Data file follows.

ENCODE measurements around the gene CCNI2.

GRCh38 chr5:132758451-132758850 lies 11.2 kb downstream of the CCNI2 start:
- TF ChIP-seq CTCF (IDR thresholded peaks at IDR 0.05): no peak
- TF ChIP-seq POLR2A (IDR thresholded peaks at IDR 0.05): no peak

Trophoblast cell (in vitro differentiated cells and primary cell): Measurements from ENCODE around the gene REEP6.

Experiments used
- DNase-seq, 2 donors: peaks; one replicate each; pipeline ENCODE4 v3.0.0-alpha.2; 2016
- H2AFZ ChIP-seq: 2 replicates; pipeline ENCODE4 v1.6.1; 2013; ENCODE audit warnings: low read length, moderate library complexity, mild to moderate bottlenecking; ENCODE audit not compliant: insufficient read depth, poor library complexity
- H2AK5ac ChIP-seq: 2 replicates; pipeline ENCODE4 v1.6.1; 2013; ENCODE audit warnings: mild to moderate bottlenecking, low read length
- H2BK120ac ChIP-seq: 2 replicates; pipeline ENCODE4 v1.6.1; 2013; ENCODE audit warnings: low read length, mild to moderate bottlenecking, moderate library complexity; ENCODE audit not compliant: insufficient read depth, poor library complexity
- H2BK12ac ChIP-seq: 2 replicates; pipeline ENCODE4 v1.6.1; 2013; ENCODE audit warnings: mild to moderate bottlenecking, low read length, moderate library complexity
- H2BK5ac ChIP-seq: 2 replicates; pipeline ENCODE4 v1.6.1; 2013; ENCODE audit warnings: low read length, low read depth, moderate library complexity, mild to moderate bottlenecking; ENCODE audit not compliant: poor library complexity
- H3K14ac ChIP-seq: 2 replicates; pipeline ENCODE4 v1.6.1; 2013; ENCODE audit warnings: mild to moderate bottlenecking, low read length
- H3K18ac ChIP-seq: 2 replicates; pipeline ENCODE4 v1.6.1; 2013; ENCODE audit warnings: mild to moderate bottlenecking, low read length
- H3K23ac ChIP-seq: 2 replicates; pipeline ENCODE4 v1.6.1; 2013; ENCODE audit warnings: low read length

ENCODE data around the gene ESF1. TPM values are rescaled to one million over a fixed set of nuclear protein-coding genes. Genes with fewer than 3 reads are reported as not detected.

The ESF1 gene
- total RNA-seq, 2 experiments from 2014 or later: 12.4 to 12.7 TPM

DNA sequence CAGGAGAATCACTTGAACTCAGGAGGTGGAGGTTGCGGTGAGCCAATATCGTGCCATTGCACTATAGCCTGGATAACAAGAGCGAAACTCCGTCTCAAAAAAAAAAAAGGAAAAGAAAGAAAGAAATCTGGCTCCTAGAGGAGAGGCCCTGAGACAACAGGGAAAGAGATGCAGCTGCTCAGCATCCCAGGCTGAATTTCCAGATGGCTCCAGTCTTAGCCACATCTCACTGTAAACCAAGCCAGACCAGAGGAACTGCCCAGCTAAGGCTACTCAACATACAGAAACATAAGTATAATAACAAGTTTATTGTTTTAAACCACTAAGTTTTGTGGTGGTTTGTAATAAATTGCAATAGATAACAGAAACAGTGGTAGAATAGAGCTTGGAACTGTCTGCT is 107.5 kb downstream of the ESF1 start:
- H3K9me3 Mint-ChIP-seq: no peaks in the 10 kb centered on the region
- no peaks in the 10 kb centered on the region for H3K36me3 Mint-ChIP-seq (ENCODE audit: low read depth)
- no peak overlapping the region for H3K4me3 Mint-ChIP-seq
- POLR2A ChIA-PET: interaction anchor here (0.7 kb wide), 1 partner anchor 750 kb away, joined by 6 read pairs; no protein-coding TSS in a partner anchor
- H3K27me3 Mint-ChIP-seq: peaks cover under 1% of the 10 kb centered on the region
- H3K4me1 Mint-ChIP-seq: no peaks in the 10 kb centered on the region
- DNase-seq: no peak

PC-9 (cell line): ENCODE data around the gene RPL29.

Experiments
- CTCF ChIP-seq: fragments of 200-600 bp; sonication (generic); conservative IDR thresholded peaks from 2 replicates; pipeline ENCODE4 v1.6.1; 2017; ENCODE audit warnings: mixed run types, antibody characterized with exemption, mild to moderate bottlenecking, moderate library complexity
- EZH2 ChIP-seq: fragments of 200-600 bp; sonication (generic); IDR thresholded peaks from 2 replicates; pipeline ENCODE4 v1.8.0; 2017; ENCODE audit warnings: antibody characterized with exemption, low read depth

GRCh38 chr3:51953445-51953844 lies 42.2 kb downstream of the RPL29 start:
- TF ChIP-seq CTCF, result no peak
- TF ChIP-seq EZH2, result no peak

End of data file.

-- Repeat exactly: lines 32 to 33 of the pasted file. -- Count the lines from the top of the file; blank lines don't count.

- TF ChIP-seq CTCF, result no peak
- TF ChIP-seq EZH2, result no peak